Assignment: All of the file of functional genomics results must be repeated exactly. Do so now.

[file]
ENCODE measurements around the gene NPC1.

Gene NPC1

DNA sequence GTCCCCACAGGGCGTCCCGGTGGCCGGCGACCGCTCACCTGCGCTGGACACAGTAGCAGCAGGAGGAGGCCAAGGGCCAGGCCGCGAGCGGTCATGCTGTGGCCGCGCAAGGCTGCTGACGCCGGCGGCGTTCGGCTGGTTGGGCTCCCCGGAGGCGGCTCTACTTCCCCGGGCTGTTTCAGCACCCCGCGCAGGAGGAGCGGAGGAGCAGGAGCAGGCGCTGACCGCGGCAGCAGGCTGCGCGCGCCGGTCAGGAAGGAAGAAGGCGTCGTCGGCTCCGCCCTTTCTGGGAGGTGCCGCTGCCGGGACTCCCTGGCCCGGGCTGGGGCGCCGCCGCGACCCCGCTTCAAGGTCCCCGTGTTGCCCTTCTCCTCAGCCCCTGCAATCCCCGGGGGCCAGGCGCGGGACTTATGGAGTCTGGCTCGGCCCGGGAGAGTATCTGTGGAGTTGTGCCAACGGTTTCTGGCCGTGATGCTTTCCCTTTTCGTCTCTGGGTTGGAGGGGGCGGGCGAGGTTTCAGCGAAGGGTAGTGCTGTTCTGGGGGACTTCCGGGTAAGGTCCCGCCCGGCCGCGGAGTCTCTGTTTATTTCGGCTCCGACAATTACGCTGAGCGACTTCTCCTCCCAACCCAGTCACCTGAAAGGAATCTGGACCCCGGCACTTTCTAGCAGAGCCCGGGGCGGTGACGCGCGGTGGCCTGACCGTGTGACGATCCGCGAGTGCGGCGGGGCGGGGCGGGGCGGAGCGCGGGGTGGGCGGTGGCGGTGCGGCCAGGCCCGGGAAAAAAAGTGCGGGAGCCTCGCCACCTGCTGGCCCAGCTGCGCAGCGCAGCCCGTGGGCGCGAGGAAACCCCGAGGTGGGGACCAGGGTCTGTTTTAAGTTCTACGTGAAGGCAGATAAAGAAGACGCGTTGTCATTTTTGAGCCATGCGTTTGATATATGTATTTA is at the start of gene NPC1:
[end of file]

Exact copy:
ENCODE measurements around the gene NPC1.

Gene NPC1

DNA sequence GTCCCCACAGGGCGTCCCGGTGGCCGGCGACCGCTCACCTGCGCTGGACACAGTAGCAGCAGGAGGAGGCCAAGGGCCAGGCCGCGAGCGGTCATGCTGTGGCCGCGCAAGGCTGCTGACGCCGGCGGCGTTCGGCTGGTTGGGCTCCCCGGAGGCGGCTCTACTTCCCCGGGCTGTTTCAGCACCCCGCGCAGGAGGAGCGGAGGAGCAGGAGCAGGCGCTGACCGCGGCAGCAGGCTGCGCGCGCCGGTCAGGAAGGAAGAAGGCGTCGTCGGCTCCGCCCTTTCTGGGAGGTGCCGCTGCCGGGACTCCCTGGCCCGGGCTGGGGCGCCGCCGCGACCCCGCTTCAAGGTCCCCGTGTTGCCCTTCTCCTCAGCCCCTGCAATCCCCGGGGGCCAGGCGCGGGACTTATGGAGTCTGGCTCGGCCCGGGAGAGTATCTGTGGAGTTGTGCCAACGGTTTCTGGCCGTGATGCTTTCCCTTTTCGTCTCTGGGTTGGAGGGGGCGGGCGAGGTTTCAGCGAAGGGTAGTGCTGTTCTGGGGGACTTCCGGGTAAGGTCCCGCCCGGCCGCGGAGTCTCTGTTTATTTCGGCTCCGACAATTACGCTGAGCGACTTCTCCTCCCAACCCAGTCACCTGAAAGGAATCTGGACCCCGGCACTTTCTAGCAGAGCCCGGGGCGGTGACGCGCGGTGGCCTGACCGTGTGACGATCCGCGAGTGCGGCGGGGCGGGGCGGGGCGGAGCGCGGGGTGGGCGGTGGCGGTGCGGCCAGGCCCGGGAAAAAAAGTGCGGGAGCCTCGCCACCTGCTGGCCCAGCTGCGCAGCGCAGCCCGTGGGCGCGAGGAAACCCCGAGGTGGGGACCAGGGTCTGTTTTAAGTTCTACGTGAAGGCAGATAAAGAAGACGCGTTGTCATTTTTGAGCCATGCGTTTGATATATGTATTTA is at the start of gene NPC1: